Methane emissions have jumped so far this year even as oil and gas production has been hit hard by the coronavirus pandemic.
The report from Kayrros, which analyzes methane leaks through satellite imagery, found visible methane emissions jumped 32 percent in the first eight months of 2020 when compared to the same period in 2019.
The increase in methane is concerning because of its heat trapping powers — the gas is more than 80 times more potent than carbon emissions over a 20 year period.
“Despite much talk of climate action by energy industry stakeholders, global methane emissions continue to increase steeply,” Antoine Rostand, president of Kayrros, said in a release.
The U.S., Russia, Algeria, Turkmenistan, Iran and Iraq were the largest contributors according to the company’s analysis.
Though the U.S. is a leading contributor, the Environmental Protection Agency in August rescinded its regulations on methane emissions.
“Regulatory burdens put into place by the Obama-Biden Administration fell heavily on small and medium-sized energy businesses,” EPA Administrator Andrew WheelerAndrew WheelerShuffle of EPA’s science advisers elevates those with industry tries OVERNIGHT ENERGY: Trump creates federal council on global tree planting initiative | Green group pushes for answers on delayed climate report | Carbon dioxide emissions may not surpass 2019 levels until 2027: analysis Trump creates federal government council on global tree planting initiative MORE said at the time, adding that doing so would give oil and gas companies “flexibility to satisfy leak-control requirements by complying with equivalent state rules.”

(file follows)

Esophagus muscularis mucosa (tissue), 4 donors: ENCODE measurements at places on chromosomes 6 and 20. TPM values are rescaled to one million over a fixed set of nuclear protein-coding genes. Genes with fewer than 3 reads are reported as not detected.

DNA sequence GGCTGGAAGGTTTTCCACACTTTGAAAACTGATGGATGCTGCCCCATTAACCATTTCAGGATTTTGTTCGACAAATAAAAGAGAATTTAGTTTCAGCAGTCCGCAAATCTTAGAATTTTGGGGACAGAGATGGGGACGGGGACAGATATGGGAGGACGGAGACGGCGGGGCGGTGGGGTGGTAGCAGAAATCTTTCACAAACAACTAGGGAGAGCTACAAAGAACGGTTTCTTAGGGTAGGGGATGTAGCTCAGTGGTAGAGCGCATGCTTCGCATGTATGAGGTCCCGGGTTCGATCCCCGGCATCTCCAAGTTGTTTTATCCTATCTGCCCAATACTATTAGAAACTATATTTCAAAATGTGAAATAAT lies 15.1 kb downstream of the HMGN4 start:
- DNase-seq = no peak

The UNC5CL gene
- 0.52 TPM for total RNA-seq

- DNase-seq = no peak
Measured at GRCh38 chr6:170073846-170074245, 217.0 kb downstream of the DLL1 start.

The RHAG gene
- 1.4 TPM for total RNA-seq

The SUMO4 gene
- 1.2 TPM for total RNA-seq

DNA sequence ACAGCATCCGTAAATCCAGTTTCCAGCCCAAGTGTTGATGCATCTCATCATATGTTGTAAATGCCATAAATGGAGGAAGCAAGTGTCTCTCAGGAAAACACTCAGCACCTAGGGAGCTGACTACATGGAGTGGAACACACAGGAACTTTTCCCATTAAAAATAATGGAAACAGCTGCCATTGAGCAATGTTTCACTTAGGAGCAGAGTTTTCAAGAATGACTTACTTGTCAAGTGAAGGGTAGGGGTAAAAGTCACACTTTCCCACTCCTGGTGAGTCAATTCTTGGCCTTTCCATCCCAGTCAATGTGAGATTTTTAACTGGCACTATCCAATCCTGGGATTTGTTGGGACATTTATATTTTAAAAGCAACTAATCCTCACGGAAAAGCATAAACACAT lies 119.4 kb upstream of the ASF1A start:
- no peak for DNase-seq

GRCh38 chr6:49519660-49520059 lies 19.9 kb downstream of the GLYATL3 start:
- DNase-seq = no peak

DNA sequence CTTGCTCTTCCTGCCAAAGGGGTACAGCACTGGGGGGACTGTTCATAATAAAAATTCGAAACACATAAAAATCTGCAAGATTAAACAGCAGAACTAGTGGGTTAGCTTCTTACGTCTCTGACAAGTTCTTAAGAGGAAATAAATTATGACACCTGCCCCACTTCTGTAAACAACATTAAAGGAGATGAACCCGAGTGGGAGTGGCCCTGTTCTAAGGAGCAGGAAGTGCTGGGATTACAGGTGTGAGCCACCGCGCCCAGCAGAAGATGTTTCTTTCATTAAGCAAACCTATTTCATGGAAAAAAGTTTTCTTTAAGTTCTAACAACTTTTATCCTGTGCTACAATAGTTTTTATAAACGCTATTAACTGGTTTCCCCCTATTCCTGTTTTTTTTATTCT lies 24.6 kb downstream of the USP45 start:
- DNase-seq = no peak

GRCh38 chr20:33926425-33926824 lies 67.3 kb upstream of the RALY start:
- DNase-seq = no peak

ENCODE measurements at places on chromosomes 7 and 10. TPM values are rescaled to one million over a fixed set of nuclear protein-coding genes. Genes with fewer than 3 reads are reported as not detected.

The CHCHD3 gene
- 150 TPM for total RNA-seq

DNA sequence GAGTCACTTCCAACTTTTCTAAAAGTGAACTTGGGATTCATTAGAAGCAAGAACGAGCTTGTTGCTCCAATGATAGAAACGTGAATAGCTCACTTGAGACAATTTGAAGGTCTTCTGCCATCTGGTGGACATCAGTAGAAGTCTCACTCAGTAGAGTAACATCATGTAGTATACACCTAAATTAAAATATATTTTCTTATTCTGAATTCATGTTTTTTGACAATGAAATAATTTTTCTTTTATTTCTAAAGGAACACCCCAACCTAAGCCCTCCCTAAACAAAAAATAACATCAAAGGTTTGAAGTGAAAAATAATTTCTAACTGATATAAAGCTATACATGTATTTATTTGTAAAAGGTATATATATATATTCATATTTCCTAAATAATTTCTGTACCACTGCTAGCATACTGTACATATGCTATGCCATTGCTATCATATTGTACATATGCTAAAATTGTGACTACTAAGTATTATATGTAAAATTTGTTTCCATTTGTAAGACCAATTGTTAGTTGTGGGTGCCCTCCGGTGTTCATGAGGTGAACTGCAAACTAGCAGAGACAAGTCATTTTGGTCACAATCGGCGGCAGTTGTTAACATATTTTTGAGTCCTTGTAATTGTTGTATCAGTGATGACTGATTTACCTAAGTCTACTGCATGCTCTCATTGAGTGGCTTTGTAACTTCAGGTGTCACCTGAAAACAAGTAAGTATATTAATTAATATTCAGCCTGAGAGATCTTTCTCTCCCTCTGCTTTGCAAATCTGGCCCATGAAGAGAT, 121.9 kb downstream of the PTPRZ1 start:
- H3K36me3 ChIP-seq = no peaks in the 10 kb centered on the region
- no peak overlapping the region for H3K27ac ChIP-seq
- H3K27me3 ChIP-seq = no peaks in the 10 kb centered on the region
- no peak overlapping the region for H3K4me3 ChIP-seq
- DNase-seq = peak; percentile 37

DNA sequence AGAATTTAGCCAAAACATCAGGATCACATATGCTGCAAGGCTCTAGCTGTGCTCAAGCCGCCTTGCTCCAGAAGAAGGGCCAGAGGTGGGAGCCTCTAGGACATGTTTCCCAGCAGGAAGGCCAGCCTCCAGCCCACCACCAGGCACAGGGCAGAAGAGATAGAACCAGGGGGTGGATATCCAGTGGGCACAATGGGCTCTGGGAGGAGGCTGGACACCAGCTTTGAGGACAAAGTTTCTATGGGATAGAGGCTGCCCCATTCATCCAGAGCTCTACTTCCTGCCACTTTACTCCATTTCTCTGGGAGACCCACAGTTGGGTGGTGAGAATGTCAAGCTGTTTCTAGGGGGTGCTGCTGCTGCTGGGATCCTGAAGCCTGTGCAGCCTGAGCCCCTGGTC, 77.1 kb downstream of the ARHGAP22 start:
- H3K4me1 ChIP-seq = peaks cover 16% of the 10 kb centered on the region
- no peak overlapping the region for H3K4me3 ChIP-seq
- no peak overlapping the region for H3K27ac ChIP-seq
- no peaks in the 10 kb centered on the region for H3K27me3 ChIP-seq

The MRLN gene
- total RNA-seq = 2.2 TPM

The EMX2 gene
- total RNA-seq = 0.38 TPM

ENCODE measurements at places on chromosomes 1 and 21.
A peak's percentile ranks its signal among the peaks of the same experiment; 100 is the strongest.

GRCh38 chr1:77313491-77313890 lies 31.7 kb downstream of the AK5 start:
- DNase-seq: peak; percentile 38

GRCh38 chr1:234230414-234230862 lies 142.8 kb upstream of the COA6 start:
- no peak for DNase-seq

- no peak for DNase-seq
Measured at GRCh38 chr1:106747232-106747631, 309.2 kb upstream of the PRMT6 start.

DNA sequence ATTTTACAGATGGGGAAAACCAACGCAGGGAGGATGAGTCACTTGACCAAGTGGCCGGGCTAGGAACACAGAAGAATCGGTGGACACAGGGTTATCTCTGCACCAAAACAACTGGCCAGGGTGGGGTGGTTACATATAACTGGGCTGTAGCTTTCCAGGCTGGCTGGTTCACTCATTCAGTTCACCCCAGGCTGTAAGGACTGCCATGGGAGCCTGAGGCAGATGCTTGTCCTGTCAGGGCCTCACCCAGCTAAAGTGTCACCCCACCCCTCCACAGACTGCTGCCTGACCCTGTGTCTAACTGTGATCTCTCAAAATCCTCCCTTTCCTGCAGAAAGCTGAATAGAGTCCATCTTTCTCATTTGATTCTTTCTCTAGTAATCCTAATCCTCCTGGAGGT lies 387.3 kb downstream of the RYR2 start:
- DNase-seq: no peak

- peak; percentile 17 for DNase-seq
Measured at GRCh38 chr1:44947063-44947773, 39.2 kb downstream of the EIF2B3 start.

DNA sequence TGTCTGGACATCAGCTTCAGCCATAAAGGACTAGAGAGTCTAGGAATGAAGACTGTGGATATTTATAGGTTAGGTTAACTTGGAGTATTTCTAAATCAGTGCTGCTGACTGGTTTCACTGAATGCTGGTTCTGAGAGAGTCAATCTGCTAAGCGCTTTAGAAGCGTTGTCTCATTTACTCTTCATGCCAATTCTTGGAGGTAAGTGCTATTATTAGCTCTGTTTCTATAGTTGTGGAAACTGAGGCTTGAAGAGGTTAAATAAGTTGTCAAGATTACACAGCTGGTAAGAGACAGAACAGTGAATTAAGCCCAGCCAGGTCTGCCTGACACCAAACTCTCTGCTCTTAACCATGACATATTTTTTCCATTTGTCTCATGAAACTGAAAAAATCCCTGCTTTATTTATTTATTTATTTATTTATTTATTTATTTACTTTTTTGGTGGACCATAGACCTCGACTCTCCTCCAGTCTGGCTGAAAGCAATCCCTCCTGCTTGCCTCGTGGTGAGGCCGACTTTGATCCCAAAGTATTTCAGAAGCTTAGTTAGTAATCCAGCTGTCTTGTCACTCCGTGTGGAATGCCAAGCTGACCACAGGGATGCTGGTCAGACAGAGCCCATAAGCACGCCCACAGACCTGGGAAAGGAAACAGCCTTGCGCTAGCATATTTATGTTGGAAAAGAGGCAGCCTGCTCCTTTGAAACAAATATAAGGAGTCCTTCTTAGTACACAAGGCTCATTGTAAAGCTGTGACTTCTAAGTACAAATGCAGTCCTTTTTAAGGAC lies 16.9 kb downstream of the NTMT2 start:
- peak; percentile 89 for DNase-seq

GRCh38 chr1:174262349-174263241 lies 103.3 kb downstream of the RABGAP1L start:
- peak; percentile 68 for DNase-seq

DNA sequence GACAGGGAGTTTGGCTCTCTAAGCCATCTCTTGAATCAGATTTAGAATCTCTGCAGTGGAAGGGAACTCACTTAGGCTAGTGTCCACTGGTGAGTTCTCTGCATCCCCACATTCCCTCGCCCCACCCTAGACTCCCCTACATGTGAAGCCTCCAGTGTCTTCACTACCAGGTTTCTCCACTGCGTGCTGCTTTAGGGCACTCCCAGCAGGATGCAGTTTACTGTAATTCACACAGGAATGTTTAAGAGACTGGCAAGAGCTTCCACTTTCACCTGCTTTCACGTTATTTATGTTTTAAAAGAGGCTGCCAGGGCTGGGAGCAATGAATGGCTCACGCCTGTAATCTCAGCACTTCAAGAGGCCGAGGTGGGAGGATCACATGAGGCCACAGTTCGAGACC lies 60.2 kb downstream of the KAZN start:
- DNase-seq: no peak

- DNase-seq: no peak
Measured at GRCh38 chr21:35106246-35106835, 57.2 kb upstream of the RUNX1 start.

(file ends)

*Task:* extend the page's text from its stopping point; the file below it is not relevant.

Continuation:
Methane figures grew even higher in other oil and gas hot spots like Algeria, Russia and Turkmenistan, where methane emissions leaped by more than 40 percent.
The high methane levels come even as many companies agreed to scale back the production of oil as prices for the commodity plummeted amid a trade war and a halt on human activity due to the spread of the virus.
Though greenhouse gas emissions, in general, dropped in the early days of the pandemic, scientists say they have nearly ticked-back to pre-March levels.